Unfortunately, he came in as a stray and had not yet been neutered, so we <sadly> left him at the shelter overnight so that his surgery could be taken care of on Monday, and then be picked up after work. All we knew about him was that he was 3, male, and picked up as a stray. But later in the day, his age was updated to 7, and then 8 (after a more thorough medical evaluation). We had a mild panic attack, because we try to foster dogs who might need a little bit of work, but are still highly adoptable. The age thing caused us to think about it for a bit, but we decided he was just too sweet and deserved so much better than his current situation. We weren't going to discriminate for that!
When I picked him up yesterday, I also learned (and had already assumed given his current condition) that he is heartworm positive. Most people freak out only because they don't know a whole lot about it. But it's treatable, and not the end of the world by any means. It just means that someone hasn't been taking good care of Beckham, and he needs some meds to get that cleared up. Even given his age, I have no doubt that once he's scrubbed clean and given a little extra TLC, he will make someone a very lucky pet friend. Check out this cute video of him leaving the shelter:
Beckham is a toy Spaniel/Collie mix. Those breeds are known for having fun and loyal personalities. With his age, he is past the puppy antics, but still has good energy. We're limiting his activity because of his surgery, but I wouldn't put it past him being able to go for a little jog next week. He's so easy on the leash, and pretty calm in the house- he would make a great pet for just about anyone!
So how do we make fostering work for our household? If you know anything about us, you know we already have 4 permanent animals- 2 small dogs and 2 cats. We are careful in choosing a foster- a friendly temperament is usually the number one thing we look for as our primary concern is making sure that everyone is safe and happy. Here are the first few important steps for a smooth entry into a new home:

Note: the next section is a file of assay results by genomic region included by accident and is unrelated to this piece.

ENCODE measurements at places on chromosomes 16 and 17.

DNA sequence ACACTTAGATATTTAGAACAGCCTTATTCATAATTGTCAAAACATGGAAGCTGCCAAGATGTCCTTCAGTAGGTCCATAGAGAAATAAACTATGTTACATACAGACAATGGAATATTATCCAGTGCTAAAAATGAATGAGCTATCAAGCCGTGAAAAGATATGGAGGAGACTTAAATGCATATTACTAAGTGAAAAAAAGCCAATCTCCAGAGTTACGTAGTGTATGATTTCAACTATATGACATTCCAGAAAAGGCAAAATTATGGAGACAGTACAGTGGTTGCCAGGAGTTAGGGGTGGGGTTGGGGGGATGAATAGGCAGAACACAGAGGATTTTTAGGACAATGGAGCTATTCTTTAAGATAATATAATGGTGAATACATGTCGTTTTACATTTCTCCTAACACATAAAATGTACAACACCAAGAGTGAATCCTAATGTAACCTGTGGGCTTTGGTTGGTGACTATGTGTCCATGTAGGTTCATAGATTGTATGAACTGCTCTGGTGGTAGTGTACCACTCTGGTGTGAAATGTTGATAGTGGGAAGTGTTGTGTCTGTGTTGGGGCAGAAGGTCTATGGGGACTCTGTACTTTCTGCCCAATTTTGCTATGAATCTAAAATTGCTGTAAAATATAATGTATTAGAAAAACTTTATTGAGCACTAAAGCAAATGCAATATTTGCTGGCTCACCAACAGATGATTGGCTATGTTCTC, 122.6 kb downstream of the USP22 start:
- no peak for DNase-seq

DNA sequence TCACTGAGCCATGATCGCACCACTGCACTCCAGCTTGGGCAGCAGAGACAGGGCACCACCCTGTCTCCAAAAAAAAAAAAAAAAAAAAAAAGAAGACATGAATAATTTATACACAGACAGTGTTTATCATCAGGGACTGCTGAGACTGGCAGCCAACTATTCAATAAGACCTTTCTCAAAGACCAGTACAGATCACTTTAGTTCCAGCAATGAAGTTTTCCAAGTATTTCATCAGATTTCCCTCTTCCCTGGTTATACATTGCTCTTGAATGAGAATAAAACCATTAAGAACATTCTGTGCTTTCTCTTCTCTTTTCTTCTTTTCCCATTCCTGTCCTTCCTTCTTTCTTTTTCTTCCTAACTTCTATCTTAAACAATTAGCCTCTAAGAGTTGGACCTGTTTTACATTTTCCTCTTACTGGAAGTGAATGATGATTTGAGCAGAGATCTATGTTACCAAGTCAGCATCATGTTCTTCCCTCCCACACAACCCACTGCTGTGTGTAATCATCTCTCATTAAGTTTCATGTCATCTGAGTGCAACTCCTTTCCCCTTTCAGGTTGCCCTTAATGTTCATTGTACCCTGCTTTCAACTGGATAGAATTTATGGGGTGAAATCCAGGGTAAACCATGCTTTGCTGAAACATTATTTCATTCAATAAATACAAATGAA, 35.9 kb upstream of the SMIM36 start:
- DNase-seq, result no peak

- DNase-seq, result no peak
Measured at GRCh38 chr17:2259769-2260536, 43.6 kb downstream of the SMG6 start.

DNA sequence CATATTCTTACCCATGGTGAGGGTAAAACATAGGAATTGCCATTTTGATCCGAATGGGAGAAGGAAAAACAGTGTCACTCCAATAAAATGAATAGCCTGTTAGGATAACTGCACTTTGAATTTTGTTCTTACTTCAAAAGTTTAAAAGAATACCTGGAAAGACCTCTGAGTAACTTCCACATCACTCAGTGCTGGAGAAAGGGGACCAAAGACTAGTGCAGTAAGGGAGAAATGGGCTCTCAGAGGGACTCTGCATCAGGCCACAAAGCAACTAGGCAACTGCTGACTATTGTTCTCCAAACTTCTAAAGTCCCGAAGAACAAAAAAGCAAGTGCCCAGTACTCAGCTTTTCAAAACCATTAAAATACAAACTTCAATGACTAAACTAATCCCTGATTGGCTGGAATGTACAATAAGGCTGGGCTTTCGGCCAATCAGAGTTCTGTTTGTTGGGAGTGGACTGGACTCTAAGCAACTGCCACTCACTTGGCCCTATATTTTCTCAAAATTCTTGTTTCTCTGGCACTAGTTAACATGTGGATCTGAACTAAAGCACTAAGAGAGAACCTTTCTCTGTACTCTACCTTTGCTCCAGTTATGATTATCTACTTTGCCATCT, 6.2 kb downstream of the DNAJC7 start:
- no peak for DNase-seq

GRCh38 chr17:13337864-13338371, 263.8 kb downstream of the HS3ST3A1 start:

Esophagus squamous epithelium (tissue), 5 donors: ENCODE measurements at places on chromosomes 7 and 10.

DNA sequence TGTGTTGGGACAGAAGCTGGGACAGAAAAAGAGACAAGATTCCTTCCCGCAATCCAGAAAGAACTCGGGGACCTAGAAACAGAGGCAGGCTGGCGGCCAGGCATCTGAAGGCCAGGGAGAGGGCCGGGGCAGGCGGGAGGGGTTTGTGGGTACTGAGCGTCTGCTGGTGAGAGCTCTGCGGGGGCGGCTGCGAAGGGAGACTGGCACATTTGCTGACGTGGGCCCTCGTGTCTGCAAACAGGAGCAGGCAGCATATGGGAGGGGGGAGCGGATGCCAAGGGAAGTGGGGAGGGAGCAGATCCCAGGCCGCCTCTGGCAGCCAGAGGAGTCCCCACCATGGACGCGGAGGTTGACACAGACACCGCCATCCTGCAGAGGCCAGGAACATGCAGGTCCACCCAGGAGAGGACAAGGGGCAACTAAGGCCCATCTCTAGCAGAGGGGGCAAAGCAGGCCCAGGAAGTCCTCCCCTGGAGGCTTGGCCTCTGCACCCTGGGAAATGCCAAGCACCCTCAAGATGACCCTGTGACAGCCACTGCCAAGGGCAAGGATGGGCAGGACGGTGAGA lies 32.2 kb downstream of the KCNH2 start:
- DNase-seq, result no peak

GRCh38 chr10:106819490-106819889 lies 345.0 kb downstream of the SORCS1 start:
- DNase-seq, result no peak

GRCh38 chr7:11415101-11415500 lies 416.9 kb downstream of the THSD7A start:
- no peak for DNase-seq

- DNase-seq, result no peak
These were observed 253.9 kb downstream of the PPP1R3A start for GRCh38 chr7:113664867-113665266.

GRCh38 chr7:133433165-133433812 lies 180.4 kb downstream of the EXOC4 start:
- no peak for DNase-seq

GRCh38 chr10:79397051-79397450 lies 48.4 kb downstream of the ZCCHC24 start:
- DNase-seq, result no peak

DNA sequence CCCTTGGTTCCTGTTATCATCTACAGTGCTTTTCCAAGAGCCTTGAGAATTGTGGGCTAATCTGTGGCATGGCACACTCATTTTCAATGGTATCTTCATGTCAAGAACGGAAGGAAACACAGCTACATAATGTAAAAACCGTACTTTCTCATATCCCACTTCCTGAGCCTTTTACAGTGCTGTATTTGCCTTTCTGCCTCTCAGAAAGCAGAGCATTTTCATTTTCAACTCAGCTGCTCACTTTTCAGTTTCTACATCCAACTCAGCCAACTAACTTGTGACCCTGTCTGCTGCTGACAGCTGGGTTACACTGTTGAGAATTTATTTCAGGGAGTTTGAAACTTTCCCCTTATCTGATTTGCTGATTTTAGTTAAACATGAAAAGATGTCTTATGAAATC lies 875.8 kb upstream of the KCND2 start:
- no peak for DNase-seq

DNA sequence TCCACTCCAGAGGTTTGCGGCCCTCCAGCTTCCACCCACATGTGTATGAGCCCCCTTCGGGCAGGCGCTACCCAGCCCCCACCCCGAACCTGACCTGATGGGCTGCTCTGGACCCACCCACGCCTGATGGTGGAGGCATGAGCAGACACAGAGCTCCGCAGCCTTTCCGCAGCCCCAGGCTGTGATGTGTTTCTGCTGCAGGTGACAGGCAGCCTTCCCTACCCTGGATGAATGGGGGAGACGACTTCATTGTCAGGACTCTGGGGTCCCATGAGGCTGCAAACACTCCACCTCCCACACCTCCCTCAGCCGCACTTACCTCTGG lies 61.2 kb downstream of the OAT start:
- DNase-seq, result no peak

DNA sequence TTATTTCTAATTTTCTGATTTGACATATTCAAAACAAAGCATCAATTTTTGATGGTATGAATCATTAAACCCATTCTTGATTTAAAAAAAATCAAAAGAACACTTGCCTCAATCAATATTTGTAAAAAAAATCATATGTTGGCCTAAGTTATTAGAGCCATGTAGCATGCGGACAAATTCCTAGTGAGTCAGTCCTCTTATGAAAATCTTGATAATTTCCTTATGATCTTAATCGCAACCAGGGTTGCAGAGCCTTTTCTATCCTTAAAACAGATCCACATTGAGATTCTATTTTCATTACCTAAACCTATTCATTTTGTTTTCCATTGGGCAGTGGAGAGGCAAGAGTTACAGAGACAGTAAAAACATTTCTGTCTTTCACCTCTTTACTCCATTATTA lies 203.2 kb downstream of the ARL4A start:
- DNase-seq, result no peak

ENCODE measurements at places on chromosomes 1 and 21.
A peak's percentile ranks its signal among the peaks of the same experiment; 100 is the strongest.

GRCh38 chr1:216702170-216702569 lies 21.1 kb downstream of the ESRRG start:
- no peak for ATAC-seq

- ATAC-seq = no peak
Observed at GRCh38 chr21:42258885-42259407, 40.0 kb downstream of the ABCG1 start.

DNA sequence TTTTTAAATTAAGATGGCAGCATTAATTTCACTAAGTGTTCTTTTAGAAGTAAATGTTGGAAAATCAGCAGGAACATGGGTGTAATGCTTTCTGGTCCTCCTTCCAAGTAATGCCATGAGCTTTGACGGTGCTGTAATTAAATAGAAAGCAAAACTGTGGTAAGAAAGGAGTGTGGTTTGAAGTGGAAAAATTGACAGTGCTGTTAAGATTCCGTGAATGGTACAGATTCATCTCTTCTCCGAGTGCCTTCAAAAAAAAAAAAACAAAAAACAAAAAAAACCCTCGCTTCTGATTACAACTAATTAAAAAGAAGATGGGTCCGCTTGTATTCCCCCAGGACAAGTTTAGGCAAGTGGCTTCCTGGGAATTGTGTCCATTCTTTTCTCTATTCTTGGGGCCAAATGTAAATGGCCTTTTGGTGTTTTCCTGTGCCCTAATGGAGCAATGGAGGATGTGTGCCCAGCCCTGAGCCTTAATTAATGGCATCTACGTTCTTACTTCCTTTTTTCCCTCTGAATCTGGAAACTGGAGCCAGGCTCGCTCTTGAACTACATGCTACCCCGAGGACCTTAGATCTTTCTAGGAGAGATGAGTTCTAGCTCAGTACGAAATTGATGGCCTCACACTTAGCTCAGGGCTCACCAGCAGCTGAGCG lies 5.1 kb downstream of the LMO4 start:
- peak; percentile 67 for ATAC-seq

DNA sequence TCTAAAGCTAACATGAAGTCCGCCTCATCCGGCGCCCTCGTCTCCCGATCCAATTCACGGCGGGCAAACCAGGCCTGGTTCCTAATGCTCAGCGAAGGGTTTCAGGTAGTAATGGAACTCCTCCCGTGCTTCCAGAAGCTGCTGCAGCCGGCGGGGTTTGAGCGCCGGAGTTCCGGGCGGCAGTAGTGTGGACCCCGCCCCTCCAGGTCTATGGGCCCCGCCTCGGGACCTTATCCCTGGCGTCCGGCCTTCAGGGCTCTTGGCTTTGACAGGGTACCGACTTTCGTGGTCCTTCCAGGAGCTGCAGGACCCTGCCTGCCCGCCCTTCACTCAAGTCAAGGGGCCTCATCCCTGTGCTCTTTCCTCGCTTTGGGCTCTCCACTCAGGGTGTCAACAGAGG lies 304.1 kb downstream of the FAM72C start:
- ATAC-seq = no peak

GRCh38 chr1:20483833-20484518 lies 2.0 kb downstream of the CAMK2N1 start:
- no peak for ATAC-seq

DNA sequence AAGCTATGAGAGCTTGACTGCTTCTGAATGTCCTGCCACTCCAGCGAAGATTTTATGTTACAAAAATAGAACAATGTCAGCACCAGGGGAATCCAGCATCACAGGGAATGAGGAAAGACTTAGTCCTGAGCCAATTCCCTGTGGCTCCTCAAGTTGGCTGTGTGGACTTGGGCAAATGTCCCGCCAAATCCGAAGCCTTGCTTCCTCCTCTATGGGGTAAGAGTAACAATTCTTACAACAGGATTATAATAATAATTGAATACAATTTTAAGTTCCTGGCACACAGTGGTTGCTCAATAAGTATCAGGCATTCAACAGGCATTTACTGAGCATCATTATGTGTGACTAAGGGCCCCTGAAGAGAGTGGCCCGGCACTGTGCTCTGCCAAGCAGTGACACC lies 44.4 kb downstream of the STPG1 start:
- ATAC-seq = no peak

1. Setting up the dogs/animals for a successful meet and greet. Give everyone time to sniff and get acclimated, and introduce the dogs separately before allowing everyone to be together. The more positive associations you can make, the better. For our dogs, that means good smelly treats, and lots of them!
|Everyone is sniffing (and thankfully getting along).|
2. Keep a close eye when you allow the dog into the home. For us, this was a first introduction to cats (we had no idea what Beckham's previous experiences have been) and again I wanted to make sure everyone was safe. But we also had to keep an eye on potty behaviors. He did all his business outside, but he did mark once or twice while exploring the house. This will be one of the first things we work on with him.
3. Give the dog a safe place to be. They should not have full run of the house (at least for awhile) and need to learn that it's ok to chill out in their own space. We borrowed a large wire crate from some friends, and set it up in our living room. We made it comfy, and put a nice chewing bone in there. While we ate dinner, this is were Beckham was so that we could have a relaxing meal, and still have him close to us. He also spent the night in the crate (which we moved to our bedroom), and after a little bit of whining, he fell fast asleep for the entire night.
We're excited to have this little guy with us, and I'll keep posting the things we do to get him as adoptable as can be.